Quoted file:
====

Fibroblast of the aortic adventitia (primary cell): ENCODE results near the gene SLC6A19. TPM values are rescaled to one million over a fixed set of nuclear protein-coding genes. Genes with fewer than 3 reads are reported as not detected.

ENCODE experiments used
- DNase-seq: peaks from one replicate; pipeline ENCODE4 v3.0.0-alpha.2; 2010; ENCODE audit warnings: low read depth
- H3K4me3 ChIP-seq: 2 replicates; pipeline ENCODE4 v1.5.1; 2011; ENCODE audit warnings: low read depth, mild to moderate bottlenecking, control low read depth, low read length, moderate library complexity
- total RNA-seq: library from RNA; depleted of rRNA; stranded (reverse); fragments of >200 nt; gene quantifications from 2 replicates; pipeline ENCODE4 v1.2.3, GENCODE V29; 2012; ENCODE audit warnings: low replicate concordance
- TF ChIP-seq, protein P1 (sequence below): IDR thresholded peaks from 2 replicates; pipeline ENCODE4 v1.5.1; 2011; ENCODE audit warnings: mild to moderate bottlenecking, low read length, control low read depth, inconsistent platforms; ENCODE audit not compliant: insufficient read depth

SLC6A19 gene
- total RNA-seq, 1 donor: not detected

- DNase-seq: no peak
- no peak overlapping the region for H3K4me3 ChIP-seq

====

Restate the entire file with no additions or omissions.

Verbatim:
Fibroblast of the aortic adventitia (primary cell): ENCODE results near the gene SLC6A19. TPM values are rescaled to one million over a fixed set of nuclear protein-coding genes. Genes with fewer than 3 reads are reported as not detected.

ENCODE experiments used
- DNase-seq: peaks from one replicate; pipeline ENCODE4 v3.0.0-alpha.2; 2010; ENCODE audit warnings: low read depth
- H3K4me3 ChIP-seq: 2 replicates; pipeline ENCODE4 v1.5.1; 2011; ENCODE audit warnings: low read depth, mild to moderate bottlenecking, control low read depth, low read length, moderate library complexity
- total RNA-seq: library from RNA; depleted of rRNA; stranded (reverse); fragments of >200 nt; gene quantifications from 2 replicates; pipeline ENCODE4 v1.2.3, GENCODE V29; 2012; ENCODE audit warnings: low replicate concordance
- TF ChIP-seq, protein P1 (sequence below): IDR thresholded peaks from 2 replicates; pipeline ENCODE4 v1.5.1; 2011; ENCODE audit warnings: mild to moderate bottlenecking, low read length, control low read depth, inconsistent platforms; ENCODE audit not compliant: insufficient read depth

SLC6A19 gene
- total RNA-seq, 1 donor: not detected

- DNase-seq: no peak
- no peak overlapping the region for H3K4me3 ChIP-seq